Fri 10:30 am 1:30 pm 5 David RossmanBrian A. Wilson LAW
FALL 2016: LAW JD 982 A1 , Sep 6th to Dec 6th 2016
Days Start End Credits Instructors Bldg
Tue 4:20 pm 6:20 pm 5 David RossmanBrian A. Wilson LAW
SPRG 2017: LAW JD 982 A1 , Jan 17th to Apr 25th 2017
Days Start End Credits Instructors Bldg
Tue 2:10 pm 4:10 pm 5 David RossmanBrian A. Wilson
Fri 10:30 am 1:30 pm 5 David RossmanBrian A. Wilson

8 credits

THIS CLASS IS RESTRICTED to 3L students who started the Criminal Clinic in Spring 2015. Criminal Trial Practice II will consider advanced issues in criminal practice, such as motions to suppress and sentencing advocacy. In conjunction with their class work, these students will be assigned to either the Prosecutor or Defender component of the clinic. Each student will be expected to devote at least two mornings a week to their work in court. NOTE: The Criminal Clinical Program satisfies the upper-class professional skills requirement.

FALL 2015: LAW JD 913 A1 , Sep 4th to Dec 4th 2015
Days Start End Credits Instructors Bldg
Fri 10:30 am 12:30 pm 8 David RossmanBrian A. Wilson LAW
FALL 2016: LAW JD 913 A1 , Sep 9th to Dec 2nd 2016
Days Start End Credits Instructors Bldg
Fri 10:30 am 12:30 pm 8 David RossmanBrian A. Wilson LAW

8 credits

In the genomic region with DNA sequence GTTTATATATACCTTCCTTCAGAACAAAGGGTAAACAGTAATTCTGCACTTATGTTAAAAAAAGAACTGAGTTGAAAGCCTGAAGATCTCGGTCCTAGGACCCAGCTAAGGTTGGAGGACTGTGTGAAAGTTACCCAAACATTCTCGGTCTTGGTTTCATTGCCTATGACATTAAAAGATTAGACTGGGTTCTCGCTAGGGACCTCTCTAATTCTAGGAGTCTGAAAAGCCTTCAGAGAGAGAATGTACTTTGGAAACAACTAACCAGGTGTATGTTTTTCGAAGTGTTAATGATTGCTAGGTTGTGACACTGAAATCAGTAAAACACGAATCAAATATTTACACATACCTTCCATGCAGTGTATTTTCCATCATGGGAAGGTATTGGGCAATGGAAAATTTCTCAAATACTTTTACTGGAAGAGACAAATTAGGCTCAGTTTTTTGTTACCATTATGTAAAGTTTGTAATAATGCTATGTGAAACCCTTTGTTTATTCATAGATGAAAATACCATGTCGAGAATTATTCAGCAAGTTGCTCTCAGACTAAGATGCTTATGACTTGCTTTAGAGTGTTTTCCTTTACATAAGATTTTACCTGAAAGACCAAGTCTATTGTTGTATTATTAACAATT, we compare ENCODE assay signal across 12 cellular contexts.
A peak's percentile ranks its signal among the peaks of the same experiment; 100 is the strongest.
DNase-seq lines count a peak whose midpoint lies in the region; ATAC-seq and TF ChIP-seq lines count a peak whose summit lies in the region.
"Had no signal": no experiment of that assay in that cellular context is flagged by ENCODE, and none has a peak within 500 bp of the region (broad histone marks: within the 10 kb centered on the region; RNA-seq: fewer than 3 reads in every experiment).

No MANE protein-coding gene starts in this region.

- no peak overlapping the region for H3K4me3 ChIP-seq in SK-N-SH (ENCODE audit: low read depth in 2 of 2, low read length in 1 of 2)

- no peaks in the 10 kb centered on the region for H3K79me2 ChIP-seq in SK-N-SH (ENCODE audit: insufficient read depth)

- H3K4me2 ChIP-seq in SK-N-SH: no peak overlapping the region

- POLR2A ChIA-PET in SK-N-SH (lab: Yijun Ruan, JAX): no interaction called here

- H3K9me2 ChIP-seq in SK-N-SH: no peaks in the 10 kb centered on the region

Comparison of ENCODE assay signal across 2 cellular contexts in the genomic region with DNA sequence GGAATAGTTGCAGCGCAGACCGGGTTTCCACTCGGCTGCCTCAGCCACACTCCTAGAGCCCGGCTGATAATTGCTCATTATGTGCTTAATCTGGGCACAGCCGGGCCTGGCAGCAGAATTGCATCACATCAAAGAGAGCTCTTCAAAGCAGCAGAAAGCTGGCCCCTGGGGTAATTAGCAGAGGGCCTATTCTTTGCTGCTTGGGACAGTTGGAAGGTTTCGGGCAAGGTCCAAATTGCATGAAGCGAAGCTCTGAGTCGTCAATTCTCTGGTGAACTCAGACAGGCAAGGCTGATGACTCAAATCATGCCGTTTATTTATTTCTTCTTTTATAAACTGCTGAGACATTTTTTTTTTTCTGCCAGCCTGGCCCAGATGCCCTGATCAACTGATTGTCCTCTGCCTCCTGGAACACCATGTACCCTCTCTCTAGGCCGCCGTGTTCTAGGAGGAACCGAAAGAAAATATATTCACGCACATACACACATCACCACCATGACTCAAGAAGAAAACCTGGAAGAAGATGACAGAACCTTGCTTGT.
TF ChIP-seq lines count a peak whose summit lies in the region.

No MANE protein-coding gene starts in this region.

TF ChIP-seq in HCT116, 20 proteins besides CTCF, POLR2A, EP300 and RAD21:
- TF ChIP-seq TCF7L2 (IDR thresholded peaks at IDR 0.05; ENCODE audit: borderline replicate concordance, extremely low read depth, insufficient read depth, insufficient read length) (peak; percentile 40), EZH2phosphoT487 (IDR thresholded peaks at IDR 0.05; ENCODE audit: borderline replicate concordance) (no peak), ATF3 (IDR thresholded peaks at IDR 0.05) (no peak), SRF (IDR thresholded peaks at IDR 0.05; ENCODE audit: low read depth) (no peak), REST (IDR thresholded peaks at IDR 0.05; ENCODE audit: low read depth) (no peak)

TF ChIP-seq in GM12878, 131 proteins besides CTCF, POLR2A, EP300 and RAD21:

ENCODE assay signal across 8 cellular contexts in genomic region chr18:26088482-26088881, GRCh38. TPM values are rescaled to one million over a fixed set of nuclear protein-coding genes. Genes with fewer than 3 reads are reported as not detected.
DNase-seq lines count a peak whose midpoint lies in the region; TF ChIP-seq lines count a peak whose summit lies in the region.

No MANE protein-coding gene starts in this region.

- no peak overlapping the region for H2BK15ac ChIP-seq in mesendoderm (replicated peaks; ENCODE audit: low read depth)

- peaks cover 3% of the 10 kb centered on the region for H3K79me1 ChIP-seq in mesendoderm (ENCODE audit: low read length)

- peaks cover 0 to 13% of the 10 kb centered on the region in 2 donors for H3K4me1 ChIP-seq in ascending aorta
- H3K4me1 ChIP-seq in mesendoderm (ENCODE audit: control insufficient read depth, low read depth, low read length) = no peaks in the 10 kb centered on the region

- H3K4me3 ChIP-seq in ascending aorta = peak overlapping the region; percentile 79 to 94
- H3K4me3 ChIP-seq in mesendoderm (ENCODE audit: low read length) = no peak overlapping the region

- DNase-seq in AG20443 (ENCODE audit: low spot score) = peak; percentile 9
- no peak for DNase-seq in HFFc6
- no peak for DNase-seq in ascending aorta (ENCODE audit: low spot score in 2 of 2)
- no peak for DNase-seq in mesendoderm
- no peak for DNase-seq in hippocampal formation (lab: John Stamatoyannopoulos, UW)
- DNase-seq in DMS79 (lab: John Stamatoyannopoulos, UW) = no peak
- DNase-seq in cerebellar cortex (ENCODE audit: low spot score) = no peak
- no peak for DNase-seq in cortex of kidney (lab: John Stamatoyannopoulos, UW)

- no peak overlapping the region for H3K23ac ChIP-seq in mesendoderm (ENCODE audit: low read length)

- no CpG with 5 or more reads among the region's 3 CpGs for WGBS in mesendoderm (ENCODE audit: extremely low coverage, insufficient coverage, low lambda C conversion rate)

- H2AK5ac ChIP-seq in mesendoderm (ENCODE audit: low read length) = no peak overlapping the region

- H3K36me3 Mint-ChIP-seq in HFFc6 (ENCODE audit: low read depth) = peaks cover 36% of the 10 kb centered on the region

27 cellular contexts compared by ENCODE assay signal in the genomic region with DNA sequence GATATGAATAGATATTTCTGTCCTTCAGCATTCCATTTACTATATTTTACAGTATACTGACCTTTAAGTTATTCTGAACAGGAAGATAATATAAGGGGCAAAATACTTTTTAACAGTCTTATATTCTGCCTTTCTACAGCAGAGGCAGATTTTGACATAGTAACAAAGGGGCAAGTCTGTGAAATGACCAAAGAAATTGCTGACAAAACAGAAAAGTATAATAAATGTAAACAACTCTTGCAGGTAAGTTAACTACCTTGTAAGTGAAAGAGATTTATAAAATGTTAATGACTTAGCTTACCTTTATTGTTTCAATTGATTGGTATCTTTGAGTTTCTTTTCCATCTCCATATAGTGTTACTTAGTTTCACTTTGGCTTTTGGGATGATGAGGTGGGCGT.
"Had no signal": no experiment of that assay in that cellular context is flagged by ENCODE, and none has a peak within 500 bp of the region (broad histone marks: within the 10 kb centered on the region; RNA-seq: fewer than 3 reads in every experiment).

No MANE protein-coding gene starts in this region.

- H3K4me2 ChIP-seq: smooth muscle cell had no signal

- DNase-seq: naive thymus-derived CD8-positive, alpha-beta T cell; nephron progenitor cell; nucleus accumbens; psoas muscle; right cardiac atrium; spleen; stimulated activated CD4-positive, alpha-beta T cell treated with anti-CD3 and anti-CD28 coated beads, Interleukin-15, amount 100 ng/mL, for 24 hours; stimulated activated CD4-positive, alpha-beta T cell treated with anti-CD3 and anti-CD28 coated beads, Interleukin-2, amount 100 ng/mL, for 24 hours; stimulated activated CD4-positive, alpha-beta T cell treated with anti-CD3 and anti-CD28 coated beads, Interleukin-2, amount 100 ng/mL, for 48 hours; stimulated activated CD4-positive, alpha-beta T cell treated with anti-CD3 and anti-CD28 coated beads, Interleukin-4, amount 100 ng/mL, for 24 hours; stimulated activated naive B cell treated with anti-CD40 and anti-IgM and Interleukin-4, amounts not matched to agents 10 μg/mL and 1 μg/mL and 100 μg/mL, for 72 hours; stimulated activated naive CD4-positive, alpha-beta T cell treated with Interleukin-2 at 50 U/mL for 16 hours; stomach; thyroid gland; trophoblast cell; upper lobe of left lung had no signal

THIS CLASS IS RESTRICTED to 3L students who have applied to and been accepted into the Criminal Clinical Program and who will begin the program in Fall 2016. This course will meet in the second semester for those students who have completed Criminal Trial Practice I. Students in the Defender Program will be assigned to represent indigent defendants charged with criminal offenses in either the Boston Municipal Court or the Boston Juvenile Court. In both locations, the students will act as defense counsel under the supervision of a clinical professor. The work in court will provide students with exposure to lawyering experiences such as investigation, interviewing, counseling and trial advocacy. Primary emphasis is on the development of trial skills, and students will spend the first part of the semester acting as defense counsel in misdemeanor cases of increasing complexity. Later in the semester, representation in felony cases is possible, as well as exposure to a number of other aspects of the criminal justice system. At all times, of course, case assignments are based upon an individual assessment of a student's progress and demonstrated competence. Students in the Defender Program must be available to be in court two days a week, from Monday through Thursday. NOTE: The Criminal Clinical Program satisfies the upper-class professional skills requirement.